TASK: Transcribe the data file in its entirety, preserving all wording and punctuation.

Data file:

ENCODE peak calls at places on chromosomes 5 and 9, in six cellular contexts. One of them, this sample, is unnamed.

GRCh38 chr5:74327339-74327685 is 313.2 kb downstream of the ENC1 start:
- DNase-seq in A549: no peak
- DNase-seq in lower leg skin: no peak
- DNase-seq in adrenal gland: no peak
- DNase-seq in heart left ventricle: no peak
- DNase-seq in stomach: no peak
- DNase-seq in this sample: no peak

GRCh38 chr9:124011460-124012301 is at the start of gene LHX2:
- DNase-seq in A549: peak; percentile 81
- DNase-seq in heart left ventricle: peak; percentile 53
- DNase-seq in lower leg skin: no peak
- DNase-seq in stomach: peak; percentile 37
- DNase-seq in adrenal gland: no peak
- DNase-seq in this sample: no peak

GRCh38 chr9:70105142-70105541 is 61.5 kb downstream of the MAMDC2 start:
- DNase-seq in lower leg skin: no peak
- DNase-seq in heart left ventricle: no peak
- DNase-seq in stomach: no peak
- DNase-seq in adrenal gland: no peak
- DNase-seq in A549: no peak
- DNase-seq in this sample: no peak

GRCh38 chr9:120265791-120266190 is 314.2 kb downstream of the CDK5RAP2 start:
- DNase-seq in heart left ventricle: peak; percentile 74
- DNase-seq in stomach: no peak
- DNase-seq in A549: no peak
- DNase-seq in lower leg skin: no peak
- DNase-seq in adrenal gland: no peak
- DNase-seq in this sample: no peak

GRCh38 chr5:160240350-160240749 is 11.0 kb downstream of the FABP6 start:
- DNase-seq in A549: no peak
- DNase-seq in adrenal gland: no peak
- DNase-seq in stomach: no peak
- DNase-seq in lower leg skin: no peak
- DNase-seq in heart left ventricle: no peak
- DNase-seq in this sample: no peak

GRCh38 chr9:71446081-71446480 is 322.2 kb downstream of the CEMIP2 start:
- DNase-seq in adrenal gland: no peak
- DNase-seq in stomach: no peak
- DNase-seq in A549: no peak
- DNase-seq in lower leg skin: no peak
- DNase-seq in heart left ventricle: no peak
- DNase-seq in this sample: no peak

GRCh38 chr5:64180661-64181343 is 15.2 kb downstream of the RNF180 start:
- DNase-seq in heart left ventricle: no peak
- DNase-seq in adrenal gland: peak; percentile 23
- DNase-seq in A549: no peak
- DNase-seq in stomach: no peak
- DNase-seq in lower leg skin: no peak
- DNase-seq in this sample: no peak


ENCODE peak calls at places on chromosomes 5 and 9, in six cellular contexts. One of them, this sample, is unnamed.

GRCh38 chr5:74327339-74327685 is 313.2 kb downstream of the ENC1 start:
- DNase-seq in A549: no peak
- DNase-seq in lower leg skin: no peak
- DNase-seq in adrenal gland: no peak
- DNase-seq in heart left ventricle: no peak
- DNase-seq in stomach: no peak
- DNase-seq in this sample: no peak

GRCh38 chr9:124011460-124012301 is at the start of gene LHX2:
- DNase-seq in A549: peak; percentile 81
- DNase-seq in heart left ventricle: peak; percentile 53
- DNase-seq in lower leg skin: no peak
- DNase-seq in stomach: peak; percentile 37
- DNase-seq in adrenal gland: no peak
- DNase-seq in this sample: no peak

GRCh38 chr9:70105142-70105541 is 61.5 kb downstream of the MAMDC2 start:
- DNase-seq in lower leg skin: no peak
- DNase-seq in heart left ventricle: no peak
- DNase-seq in stomach: no peak
- DNase-seq in adrenal gland: no peak
- DNase-seq in A549: no peak
- DNase-seq in this sample: no peak

GRCh38 chr9:120265791-120266190 is 314.2 kb downstream of the CDK5RAP2 start:
- DNase-seq in heart left ventricle: peak; percentile 74
- DNase-seq in stomach: no peak
- DNase-seq in A549: no peak
- DNase-seq in lower leg skin: no peak
- DNase-seq in adrenal gland: no peak
- DNase-seq in this sample: no peak

GRCh38 chr5:160240350-160240749 is 11.0 kb downstream of the FABP6 start:
- DNase-seq in A549: no peak
- DNase-seq in adrenal gland: no peak
- DNase-seq in stomach: no peak
- DNase-seq in lower leg skin: no peak
- DNase-seq in heart left ventricle: no peak
- DNase-seq in this sample: no peak

GRCh38 chr9:71446081-71446480 is 322.2 kb downstream of the CEMIP2 start:
- DNase-seq in adrenal gland: no peak
- DNase-seq in stomach: no peak
- DNase-seq in A549: no peak
- DNase-seq in lower leg skin: no peak
- DNase-seq in heart left ventricle: no peak
- DNase-seq in this sample: no peak

GRCh38 chr5:64180661-64181343 is 15.2 kb downstream of the RNF180 start:
- DNase-seq in heart left ventricle: no peak
- DNase-seq in adrenal gland: peak; percentile 23
- DNase-seq in A549: no peak
- DNase-seq in stomach: no peak
- DNase-seq in lower leg skin: no peak
- DNase-seq in this sample: no peak